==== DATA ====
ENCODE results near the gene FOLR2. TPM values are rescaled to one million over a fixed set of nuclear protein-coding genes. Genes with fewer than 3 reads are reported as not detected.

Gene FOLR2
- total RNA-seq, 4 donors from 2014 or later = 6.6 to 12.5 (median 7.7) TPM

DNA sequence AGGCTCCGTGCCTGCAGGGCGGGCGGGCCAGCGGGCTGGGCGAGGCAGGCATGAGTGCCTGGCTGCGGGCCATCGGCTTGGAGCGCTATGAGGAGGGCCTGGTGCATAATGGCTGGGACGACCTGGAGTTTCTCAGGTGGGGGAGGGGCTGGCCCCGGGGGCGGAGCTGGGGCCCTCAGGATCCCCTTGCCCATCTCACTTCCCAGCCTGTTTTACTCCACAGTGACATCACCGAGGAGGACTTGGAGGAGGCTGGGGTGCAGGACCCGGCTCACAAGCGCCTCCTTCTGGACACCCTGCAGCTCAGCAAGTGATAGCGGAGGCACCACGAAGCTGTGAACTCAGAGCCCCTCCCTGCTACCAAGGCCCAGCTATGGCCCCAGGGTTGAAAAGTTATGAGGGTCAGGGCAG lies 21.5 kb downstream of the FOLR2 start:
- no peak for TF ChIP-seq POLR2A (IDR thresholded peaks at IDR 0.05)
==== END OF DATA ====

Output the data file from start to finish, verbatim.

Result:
ENCODE results near the gene FOLR2. TPM values are rescaled to one million over a fixed set of nuclear protein-coding genes. Genes with fewer than 3 reads are reported as not detected.

Gene FOLR2
- total RNA-seq, 4 donors from 2014 or later = 6.6 to 12.5 (median 7.7) TPM

DNA sequence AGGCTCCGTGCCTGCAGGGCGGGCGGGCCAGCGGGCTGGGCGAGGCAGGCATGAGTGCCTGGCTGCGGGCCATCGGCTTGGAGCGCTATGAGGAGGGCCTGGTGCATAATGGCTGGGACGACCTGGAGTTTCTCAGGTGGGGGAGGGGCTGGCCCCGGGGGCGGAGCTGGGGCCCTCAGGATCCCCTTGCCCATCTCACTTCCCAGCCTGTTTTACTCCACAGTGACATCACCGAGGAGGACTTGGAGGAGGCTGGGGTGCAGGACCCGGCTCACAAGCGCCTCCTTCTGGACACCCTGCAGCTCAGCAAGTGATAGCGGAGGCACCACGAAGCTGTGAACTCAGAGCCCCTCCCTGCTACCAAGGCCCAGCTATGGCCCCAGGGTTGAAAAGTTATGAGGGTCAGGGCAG lies 21.5 kb downstream of the FOLR2 start:
- no peak for TF ChIP-seq POLR2A (IDR thresholded peaks at IDR 0.05)